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Extending Forgiveness Releases Man From Past Baggage

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“I was very angry and very bitter.” Andre Campbell had fallen far from his Christian faith. At forty-five years old he was in familiar territory – an alcoholic, a womanizer, defeated, and ashamed. “I really did believe that there was something that was wrong with me.”

Andre remembered the joy he felt when he gave his life to Christ at nineteen. He’d just been arrested on alcohol-related charges, kicked out of college and sent to live with Christian relatives in Louisiana. “My relatives are talking about Jesus is so great and so real, and can heal you, and can transform your life. I've tried everything else. So, I just made a decision to try Jesus. And at that moment, burdens were lifted, weights were lifted. I felt free. It was life altering.”

Andre put his old life behind him and within a year married someone he met at church. They soon started a family. As the years rolled by, Andre realized something wasn’t quite right, but didn’t know what it was. "Subtly and gradually over time, I began to back away and grow a little bit colder. I began to default back until that old person, just mad and angry and not a very fun person to be around. The drinking escalated to the point where I was drinking every day. Because in my mind I'm saying to myself, ‘What does it matter?’”

Andre’s rage fueled his addiction and led to four DUI’s and the end of his twenty-two year marriage. After the divorce, Andre spent the next seven years living alone, drinking and partying. “I justified the things that I was doing. I guess if I'm gonna go to hell, I'm going with gasoline draws on, that was my mentality. I enjoyed the drinking. I enjoyed the rambunctious lifestyle. It was fun, but I was still empty.”

By his mid-40’s, Andre had grown tired of his lifestyle and started attending church again periodically, hoping to rekindle his relationship with God. However, drinking was still a big part of his life. "I felt emotionally tired, just drained, and realized that this is not the pathway forward. I said, ‘God, I want to fulfill my purpose. If that's possible, I need you to help me so that I could depend on you and not these vices. I can't do it by myself. I need your help.’”

A short time later, Andre started dating Otiwa, a strong Christian woman he hoped to one day marry. One night, after his fifth dui, he called Otiwa from jail. Her response brought Andre to his knees. "I don't want a life with a man who has a drinking problem,’ she said, ‘but you need to know that I see you and I know who you are in God.’ She believed in me. She saw who I was when I never really felt that very many people ever saw who I was. And what she saw was the man of God. It was something about the way that she believed in me that brought me back to the cross and brought me to a position of understanding more fully his love for me that is unconditional.”

Andre began to realize how far he’d strayed from God. “My dialogues with God became very transparent. Telling him that, ‘Yes, I do need you. I'm surrendering. I thought I was fully surrendered before and I wasn't, obviously. Help me to be more like you.’” Andre stopped drinking cold turkey, and, in 2014, married Otiwa. Although growing in his relationship with God, something was still missing.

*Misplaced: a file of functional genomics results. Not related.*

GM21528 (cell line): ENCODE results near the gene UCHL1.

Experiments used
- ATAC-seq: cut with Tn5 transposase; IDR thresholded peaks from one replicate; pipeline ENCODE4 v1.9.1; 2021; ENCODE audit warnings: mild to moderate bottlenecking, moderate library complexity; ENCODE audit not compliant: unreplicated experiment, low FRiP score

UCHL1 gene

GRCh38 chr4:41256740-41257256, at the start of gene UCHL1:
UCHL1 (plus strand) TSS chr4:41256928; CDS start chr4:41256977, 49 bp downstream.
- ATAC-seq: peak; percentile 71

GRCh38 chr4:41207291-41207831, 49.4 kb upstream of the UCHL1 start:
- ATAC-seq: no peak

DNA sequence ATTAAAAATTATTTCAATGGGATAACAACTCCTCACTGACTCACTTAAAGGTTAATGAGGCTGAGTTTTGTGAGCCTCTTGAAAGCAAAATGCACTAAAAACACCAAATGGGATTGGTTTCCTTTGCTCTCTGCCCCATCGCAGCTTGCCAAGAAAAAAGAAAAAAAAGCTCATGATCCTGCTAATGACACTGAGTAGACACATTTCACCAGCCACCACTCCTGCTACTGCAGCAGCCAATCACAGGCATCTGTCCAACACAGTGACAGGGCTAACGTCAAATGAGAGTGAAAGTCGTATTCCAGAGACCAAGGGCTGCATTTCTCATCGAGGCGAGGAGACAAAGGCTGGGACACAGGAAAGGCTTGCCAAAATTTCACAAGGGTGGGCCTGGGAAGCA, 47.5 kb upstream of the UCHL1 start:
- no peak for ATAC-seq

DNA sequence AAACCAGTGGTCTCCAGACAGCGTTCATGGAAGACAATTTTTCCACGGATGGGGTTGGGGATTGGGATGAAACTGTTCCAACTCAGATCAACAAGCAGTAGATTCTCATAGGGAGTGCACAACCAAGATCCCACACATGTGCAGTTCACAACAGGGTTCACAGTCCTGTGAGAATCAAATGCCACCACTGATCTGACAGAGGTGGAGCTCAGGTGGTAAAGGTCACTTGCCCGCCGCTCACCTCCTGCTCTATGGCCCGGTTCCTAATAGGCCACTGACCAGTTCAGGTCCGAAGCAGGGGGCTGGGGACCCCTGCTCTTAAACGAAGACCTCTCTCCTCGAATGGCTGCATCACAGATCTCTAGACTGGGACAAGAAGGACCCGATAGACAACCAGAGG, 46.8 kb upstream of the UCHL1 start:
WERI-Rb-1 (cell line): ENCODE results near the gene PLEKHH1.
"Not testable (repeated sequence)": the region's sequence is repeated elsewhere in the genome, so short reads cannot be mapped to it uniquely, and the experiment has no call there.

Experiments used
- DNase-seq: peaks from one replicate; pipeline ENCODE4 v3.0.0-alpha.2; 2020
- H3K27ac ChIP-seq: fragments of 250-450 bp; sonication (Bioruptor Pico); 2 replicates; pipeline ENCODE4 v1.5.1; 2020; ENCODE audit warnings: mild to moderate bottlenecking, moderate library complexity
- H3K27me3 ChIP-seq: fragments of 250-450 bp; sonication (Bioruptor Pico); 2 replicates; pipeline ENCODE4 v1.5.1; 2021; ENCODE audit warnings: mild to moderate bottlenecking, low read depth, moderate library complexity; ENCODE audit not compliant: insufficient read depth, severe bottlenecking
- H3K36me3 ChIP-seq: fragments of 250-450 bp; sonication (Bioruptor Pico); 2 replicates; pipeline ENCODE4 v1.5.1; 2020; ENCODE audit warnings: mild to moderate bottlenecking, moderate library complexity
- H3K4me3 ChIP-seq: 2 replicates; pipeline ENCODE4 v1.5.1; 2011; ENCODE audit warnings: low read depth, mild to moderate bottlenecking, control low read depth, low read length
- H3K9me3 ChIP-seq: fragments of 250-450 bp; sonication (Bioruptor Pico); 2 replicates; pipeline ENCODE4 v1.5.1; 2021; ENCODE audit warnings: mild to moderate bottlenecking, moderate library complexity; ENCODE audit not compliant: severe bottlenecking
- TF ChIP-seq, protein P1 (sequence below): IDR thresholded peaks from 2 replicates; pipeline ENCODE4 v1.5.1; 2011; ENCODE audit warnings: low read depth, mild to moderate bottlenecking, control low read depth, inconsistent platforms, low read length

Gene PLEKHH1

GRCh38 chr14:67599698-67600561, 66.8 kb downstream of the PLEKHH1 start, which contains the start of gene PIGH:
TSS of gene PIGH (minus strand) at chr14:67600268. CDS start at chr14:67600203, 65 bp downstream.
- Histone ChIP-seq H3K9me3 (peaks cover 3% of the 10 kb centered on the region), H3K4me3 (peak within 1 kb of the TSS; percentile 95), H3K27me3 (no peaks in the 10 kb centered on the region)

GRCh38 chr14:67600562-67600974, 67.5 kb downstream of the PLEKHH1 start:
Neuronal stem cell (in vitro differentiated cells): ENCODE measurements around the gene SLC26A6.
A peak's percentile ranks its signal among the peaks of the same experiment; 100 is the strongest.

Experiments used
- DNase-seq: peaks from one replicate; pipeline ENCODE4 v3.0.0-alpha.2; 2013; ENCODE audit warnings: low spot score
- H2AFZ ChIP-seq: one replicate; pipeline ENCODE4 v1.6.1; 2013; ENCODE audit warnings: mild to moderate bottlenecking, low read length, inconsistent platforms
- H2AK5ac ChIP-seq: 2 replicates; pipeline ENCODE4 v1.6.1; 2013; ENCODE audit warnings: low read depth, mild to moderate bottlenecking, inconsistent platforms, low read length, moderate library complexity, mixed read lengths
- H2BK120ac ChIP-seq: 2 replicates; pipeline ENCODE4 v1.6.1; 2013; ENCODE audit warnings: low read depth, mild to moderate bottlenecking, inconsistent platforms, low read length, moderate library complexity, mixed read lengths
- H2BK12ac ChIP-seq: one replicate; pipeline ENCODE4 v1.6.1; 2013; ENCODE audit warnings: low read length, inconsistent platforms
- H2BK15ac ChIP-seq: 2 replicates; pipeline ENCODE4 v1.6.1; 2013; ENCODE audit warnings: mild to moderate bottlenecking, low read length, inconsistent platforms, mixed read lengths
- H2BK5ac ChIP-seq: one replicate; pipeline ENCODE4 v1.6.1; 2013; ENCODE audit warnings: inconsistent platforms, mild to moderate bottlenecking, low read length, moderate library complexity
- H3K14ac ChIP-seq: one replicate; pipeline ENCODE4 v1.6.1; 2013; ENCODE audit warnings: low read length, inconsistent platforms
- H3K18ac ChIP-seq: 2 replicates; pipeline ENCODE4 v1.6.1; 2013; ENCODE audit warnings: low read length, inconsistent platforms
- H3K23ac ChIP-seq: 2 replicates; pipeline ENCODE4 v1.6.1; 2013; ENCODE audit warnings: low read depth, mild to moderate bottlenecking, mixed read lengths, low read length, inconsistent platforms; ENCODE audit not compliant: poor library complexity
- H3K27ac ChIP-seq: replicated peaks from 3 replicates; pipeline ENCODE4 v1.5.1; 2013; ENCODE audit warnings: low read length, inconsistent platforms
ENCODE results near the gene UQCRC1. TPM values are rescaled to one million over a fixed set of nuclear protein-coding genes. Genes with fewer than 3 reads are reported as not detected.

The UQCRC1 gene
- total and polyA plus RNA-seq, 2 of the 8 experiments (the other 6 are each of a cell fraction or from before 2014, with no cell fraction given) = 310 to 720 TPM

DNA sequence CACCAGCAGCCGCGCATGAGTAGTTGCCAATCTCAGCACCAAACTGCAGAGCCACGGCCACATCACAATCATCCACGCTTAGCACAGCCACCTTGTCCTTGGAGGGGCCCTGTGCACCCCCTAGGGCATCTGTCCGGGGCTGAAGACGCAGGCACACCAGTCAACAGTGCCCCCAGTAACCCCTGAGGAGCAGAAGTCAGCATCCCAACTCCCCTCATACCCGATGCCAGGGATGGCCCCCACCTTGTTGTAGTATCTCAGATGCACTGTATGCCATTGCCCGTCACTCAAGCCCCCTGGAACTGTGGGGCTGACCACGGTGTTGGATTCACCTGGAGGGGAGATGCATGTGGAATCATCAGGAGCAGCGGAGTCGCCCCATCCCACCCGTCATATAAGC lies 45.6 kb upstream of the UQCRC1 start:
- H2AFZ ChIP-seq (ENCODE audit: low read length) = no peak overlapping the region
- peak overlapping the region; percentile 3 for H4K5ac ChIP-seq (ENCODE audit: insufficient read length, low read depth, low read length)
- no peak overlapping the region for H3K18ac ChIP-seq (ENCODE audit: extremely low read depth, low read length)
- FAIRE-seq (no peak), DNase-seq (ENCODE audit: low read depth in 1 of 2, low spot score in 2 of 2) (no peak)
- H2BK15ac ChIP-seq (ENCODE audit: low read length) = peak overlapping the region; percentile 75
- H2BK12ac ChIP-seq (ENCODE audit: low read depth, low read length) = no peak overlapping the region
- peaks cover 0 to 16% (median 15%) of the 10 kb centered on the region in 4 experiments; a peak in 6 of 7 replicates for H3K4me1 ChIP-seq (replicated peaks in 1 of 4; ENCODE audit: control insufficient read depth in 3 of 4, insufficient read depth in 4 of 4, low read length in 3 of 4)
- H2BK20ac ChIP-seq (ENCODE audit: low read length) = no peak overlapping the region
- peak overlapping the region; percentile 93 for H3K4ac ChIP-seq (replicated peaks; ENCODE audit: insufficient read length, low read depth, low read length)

Then, the following year, Andre says God prompted him to write a letter—a letter of forgiveness to the man who had sexually abused him for three years, starting when Andre was seven. He’d never told anyone. “It made me feel like there was something wrong with me. I carried around this feeling of deep emptiness on the inside. It was almost like a sick feeling in my gut. What I found was that those feelings of darkness, of confusion, lack of self-worth, insecurities--when I drank, it kind of went away.”

Through the years, Andre shelved his deep hatred toward his abuser. “I've never been a violent person, but in my mind, I wanted to kill him. And I carried that thought around for a long time. I was very angry, very bitter. I felt like he had stolen something from me that I could never recapture, that I could never regain, and that it was so unfair.”

Now, it was time to let it go. “When I did that, there was something so liberating and so freeing for me. It is really hard to describe, other than saying that it literally felt like chains kind of fell off. I noticed after that, that relationally everything got better. I became more patient; it was really transformative.”  

Today, Andre and his wife have a beautiful marriage and minister at their church together. He says extending forgiveness allowed him to become the kind of man he always wanted to be. “It's made me to understand the level of His love--that's just so unconditional. I try to position myself to love the way that He loves, without restriction and look beyond people's faults. I believe He asked us to forgive because He wants us to follow his example. He had to forgive the very ones that crucified Him. That's a hard thing to do. It kind of makes stuff we go through kind of small. And I wanna be like that. I wanna be able to love like that.”

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About The Author

Amy Reid

Amy Reid has been a Features Producer with the Christian Broadcasting Network since 2003 and has a Master’s in Journalism from Regent University. When she’s not working on a story she’s passionate about, she loves to cook, garden, read and travel.